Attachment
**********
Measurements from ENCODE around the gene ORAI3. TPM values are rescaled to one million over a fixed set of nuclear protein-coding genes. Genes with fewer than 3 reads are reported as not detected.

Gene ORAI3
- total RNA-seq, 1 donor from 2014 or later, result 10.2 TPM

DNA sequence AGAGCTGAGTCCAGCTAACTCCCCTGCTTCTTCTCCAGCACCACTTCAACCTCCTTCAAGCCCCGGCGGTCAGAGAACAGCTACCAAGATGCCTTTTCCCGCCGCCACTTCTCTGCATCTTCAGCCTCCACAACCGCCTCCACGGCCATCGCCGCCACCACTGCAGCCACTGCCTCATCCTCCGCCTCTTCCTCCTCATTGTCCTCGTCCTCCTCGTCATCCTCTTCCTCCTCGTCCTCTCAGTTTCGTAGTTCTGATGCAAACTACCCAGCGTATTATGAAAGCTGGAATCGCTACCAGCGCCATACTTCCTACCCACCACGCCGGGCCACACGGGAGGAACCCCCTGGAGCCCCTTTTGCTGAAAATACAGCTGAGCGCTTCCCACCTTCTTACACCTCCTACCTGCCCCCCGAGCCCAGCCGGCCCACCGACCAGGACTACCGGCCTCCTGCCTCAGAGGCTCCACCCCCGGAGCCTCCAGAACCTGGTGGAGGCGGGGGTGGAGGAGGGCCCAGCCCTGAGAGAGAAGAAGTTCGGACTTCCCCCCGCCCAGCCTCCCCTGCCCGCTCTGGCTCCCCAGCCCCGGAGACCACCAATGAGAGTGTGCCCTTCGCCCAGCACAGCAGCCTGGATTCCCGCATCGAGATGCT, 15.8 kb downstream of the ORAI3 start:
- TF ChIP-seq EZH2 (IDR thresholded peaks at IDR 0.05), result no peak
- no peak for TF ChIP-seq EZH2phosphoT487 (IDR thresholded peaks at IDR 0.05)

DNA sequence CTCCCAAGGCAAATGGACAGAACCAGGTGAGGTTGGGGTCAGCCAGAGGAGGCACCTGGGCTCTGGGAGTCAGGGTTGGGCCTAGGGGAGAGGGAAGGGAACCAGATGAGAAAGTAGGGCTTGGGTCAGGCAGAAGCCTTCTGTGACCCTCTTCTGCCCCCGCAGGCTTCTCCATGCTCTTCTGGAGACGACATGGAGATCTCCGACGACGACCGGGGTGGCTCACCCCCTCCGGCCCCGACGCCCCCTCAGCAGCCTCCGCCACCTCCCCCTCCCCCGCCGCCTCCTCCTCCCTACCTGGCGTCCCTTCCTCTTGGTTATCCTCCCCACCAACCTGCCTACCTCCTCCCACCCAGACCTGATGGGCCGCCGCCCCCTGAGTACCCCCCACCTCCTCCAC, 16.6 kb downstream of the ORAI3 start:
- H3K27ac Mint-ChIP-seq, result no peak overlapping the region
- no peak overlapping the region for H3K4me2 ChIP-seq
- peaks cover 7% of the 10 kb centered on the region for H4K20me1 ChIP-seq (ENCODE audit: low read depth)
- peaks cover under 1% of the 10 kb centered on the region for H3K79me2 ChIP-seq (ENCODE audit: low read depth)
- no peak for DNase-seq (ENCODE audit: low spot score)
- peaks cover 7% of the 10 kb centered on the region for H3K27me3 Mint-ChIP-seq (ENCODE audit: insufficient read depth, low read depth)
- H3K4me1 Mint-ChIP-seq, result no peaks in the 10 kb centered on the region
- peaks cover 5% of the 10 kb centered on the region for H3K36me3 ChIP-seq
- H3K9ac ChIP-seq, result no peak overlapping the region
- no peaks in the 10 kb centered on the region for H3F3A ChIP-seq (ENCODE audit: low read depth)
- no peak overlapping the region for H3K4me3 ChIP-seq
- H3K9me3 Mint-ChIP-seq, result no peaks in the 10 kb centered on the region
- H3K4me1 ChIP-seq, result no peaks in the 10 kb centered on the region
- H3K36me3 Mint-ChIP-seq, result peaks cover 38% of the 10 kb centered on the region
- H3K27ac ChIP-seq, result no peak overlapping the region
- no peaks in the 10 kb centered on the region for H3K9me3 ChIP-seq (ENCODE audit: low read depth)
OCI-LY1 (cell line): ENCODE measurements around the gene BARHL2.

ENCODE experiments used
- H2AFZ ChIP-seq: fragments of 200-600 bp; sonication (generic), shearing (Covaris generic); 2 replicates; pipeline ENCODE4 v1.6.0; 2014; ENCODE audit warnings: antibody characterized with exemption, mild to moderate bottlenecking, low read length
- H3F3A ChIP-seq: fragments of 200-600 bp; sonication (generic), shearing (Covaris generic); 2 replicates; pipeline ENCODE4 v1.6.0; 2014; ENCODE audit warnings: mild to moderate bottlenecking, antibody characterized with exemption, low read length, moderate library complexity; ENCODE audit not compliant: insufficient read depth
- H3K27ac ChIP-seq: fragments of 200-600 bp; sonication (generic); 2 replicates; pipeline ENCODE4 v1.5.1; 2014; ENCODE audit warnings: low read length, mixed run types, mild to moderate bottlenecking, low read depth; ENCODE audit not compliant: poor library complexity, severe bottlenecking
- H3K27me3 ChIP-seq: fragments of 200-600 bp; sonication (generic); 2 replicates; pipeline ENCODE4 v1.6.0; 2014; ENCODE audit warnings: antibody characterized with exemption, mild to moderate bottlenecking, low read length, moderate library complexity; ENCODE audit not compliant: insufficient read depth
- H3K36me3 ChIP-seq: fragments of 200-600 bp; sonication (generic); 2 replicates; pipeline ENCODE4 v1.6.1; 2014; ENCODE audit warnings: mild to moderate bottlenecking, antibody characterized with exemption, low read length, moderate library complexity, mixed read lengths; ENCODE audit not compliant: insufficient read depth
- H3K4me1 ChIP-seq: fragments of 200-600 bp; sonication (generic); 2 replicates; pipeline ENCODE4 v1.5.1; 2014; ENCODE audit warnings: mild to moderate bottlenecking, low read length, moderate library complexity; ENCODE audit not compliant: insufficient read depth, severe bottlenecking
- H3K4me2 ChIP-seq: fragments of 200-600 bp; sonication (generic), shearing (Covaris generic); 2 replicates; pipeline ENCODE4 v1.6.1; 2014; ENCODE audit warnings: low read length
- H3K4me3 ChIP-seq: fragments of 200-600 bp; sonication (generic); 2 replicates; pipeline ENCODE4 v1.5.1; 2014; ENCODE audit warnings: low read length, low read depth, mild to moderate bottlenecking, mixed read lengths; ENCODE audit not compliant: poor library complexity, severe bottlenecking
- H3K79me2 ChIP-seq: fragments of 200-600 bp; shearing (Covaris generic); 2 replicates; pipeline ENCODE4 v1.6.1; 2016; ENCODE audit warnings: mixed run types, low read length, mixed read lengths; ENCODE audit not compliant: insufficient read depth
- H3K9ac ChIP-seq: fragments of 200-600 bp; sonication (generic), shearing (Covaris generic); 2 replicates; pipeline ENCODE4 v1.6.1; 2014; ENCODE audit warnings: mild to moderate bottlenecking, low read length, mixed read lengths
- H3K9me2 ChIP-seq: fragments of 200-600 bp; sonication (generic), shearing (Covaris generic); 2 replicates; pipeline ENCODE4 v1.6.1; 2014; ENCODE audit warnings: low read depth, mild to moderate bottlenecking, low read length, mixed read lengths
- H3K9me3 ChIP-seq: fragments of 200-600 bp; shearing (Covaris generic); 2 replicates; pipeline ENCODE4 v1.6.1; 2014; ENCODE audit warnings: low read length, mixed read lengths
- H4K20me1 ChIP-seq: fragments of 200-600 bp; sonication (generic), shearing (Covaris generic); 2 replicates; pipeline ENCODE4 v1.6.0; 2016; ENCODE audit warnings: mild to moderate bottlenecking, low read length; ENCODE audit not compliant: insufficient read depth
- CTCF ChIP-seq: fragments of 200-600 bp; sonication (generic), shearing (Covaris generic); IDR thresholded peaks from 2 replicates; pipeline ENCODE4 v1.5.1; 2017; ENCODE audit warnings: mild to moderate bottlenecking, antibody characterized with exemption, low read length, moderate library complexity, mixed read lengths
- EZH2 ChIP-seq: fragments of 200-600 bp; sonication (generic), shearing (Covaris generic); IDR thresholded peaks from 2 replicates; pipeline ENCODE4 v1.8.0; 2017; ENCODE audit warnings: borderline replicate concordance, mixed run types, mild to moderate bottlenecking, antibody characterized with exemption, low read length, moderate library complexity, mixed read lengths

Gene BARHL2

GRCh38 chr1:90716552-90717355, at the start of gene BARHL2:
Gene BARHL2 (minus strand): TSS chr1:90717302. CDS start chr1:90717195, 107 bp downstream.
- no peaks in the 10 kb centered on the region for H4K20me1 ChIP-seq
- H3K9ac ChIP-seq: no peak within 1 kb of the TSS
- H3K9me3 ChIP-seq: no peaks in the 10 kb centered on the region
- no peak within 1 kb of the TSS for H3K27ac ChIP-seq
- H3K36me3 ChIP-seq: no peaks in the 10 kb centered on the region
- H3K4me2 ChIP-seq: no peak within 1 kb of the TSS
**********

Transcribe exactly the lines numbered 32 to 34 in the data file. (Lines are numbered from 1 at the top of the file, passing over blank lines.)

- H3K4me2 ChIP-seq: fragments of 200-600 bp; sonication (generic), shearing (Covaris generic); 2 replicates; pipeline ENCODE4 v1.6.1; 2014; ENCODE audit warnings: low read length
- H3K4me3 ChIP-seq: fragments of 200-600 bp; sonication (generic); 2 replicates; pipeline ENCODE4 v1.5.1; 2014; ENCODE audit warnings: low read length, low read depth, mild to moderate bottlenecking, mixed read lengths; ENCODE audit not compliant: poor library complexity, severe bottlenecking
- H3K79me2 ChIP-seq: fragments of 200-600 bp; shearing (Covaris generic); 2 replicates; pipeline ENCODE4 v1.6.1; 2016; ENCODE audit warnings: mixed run types, low read length, mixed read lengths; ENCODE audit not compliant: insufficient read depth